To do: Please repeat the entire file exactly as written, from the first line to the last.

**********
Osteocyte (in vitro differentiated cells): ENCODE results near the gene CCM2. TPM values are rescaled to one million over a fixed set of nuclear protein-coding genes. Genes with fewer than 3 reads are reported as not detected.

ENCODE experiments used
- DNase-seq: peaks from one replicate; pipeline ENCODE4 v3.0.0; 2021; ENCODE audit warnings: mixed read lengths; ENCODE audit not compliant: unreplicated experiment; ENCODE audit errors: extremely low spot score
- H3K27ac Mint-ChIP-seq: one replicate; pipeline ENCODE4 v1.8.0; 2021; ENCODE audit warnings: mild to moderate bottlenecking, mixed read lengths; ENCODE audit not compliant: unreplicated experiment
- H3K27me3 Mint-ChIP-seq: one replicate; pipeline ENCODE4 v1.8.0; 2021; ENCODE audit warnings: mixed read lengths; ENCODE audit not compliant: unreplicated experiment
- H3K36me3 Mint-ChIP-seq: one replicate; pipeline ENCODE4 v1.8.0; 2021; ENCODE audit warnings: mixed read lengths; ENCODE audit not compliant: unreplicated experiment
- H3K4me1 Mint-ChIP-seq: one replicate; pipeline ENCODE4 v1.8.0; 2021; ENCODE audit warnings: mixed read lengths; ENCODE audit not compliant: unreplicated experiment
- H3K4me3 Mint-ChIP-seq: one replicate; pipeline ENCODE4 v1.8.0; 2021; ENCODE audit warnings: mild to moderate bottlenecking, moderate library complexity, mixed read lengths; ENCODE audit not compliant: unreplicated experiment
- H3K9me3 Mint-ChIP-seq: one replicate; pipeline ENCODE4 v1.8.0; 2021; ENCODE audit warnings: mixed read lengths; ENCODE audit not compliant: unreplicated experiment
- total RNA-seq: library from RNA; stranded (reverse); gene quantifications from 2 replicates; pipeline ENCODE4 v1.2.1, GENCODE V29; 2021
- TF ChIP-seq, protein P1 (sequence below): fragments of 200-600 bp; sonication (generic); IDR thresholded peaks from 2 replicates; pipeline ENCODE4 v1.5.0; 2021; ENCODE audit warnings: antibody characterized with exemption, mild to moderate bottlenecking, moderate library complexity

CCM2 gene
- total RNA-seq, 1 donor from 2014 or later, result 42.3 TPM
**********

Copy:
Osteocyte (in vitro differentiated cells): ENCODE results near the gene CCM2. TPM values are rescaled to one million over a fixed set of nuclear protein-coding genes. Genes with fewer than 3 reads are reported as not detected.

ENCODE experiments used
- DNase-seq: peaks from one replicate; pipeline ENCODE4 v3.0.0; 2021; ENCODE audit warnings: mixed read lengths; ENCODE audit not compliant: unreplicated experiment; ENCODE audit errors: extremely low spot score
- H3K27ac Mint-ChIP-seq: one replicate; pipeline ENCODE4 v1.8.0; 2021; ENCODE audit warnings: mild to moderate bottlenecking, mixed read lengths; ENCODE audit not compliant: unreplicated experiment
- H3K27me3 Mint-ChIP-seq: one replicate; pipeline ENCODE4 v1.8.0; 2021; ENCODE audit warnings: mixed read lengths; ENCODE audit not compliant: unreplicated experiment
- H3K36me3 Mint-ChIP-seq: one replicate; pipeline ENCODE4 v1.8.0; 2021; ENCODE audit warnings: mixed read lengths; ENCODE audit not compliant: unreplicated experiment
- H3K4me1 Mint-ChIP-seq: one replicate; pipeline ENCODE4 v1.8.0; 2021; ENCODE audit warnings: mixed read lengths; ENCODE audit not compliant: unreplicated experiment
- H3K4me3 Mint-ChIP-seq: one replicate; pipeline ENCODE4 v1.8.0; 2021; ENCODE audit warnings: mild to moderate bottlenecking, moderate library complexity, mixed read lengths; ENCODE audit not compliant: unreplicated experiment
- H3K9me3 Mint-ChIP-seq: one replicate; pipeline ENCODE4 v1.8.0; 2021; ENCODE audit warnings: mixed read lengths; ENCODE audit not compliant: unreplicated experiment
- total RNA-seq: library from RNA; stranded (reverse); gene quantifications from 2 replicates; pipeline ENCODE4 v1.2.1, GENCODE V29; 2021
- TF ChIP-seq, protein P1 (sequence below): fragments of 200-600 bp; sonication (generic); IDR thresholded peaks from 2 replicates; pipeline ENCODE4 v1.5.0; 2021; ENCODE audit warnings: antibody characterized with exemption, mild to moderate bottlenecking, moderate library complexity

CCM2 gene
- total RNA-seq, 1 donor from 2014 or later, result 42.3 TPM